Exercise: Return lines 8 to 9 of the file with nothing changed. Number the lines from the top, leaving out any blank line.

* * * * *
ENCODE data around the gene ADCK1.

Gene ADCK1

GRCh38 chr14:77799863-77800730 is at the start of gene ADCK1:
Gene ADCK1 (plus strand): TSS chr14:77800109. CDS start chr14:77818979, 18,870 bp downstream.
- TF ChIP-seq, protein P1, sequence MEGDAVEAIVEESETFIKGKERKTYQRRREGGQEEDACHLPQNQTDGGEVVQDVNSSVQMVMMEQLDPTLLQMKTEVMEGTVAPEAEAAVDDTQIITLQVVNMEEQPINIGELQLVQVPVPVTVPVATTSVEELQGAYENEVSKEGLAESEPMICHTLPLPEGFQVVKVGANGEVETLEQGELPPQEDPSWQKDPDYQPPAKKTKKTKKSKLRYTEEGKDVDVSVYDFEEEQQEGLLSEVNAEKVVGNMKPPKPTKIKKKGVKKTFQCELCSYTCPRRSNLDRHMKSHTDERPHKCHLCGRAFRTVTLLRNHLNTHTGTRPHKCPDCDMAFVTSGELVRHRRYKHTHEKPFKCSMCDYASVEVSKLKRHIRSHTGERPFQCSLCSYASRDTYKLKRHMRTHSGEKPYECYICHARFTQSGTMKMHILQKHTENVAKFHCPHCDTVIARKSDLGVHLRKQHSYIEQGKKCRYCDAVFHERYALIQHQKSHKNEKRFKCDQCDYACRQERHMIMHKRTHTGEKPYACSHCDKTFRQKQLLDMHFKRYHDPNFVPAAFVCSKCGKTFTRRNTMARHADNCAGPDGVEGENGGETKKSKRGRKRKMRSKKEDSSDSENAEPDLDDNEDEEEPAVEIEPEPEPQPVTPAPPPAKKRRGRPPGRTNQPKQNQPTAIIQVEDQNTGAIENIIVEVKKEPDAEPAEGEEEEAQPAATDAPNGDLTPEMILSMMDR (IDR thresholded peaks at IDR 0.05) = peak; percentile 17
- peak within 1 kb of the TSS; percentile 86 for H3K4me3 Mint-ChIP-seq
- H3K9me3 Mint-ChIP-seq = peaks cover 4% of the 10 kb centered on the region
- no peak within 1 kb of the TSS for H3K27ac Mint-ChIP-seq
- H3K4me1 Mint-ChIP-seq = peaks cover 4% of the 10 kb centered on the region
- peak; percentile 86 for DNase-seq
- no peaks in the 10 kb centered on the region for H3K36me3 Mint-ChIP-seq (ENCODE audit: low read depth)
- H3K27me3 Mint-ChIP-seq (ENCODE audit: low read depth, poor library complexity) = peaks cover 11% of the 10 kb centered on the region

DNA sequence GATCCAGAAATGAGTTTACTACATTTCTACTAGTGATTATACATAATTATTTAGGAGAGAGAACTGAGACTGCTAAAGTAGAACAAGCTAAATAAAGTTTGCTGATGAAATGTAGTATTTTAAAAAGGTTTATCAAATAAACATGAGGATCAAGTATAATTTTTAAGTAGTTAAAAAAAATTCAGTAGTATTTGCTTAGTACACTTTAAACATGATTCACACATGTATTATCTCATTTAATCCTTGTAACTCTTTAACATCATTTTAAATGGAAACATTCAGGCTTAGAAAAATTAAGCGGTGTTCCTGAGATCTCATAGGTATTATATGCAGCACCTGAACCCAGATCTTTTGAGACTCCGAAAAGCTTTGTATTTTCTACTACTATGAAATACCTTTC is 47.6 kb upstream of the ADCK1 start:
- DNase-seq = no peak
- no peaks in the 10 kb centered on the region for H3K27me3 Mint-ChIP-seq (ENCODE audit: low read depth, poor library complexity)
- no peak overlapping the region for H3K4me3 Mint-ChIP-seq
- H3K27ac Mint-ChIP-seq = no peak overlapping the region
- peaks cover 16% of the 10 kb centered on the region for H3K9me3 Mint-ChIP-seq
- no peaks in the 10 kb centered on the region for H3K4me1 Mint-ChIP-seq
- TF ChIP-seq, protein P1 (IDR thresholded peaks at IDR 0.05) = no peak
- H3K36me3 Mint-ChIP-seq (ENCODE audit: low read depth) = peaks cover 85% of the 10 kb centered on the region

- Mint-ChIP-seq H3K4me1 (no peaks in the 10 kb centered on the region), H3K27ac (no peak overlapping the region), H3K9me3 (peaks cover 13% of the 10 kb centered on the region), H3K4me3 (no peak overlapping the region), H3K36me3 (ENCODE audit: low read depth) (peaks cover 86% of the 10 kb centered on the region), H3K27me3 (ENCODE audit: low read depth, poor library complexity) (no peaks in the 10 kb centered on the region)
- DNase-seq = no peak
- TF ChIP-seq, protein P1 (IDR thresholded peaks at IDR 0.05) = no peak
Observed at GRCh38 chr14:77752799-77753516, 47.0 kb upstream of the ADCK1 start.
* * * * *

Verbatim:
- no peak within 1 kb of the TSS for H3K27ac Mint-ChIP-seq
- H3K4me1 Mint-ChIP-seq = peaks cover 4% of the 10 kb centered on the region